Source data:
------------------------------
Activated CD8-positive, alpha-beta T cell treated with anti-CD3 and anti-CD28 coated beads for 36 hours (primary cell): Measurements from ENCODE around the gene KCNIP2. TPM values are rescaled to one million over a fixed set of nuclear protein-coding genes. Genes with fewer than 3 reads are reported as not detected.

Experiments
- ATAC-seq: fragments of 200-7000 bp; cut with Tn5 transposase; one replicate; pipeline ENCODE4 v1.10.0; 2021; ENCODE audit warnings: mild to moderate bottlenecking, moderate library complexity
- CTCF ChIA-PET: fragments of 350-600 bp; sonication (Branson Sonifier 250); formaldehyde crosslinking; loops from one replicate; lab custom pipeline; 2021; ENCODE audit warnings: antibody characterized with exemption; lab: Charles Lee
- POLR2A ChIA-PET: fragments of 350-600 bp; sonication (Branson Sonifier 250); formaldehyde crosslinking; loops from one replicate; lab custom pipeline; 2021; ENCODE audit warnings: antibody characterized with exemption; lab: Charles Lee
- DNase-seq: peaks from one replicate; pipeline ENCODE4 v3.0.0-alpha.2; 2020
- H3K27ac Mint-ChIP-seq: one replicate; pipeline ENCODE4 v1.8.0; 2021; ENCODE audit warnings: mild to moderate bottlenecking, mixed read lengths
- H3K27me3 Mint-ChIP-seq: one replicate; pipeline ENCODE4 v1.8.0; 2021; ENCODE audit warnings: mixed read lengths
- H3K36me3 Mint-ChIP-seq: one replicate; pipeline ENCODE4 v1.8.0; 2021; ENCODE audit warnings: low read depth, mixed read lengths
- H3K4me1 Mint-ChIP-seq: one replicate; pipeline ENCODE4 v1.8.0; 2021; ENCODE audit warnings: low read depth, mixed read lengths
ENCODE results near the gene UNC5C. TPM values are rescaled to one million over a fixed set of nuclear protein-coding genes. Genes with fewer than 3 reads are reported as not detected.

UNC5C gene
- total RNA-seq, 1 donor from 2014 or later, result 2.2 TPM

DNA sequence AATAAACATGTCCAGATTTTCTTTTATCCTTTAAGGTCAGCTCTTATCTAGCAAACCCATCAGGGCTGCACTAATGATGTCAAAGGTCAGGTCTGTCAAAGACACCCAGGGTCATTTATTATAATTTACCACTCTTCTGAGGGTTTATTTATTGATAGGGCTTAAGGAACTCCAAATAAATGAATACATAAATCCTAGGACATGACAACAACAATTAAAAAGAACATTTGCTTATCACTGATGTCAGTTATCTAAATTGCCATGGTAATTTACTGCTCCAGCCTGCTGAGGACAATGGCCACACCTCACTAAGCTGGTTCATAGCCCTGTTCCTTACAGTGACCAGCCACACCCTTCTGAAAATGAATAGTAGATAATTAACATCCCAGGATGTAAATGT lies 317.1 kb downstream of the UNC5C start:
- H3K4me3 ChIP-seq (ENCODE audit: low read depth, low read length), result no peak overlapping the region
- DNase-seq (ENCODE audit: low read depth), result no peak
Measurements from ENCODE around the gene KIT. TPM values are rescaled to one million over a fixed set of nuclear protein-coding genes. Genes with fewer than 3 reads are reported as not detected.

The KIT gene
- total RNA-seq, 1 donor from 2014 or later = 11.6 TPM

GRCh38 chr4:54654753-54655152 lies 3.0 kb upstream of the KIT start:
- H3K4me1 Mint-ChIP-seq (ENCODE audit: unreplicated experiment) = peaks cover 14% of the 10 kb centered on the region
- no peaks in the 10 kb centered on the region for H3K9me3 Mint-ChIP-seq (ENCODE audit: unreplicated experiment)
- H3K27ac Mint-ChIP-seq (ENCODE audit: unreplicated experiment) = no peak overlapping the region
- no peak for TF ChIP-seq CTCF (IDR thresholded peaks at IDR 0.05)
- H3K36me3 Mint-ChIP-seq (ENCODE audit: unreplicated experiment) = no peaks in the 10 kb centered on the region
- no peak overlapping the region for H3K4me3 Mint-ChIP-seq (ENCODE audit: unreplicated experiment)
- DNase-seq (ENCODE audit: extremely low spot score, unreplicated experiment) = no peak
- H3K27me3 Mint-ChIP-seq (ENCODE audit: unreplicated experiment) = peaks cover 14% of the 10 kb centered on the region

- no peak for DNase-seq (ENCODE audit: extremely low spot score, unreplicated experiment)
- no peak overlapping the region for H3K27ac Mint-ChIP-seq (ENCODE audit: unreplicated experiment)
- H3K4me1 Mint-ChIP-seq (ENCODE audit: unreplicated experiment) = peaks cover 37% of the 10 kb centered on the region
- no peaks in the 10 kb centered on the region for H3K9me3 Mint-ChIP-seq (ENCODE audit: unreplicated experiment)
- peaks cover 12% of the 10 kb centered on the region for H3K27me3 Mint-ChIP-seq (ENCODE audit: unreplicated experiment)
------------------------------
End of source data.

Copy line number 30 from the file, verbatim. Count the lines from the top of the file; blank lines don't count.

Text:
- no peak overlapping the region for H3K27ac Mint-ChIP-seq (ENCODE audit: unreplicated experiment)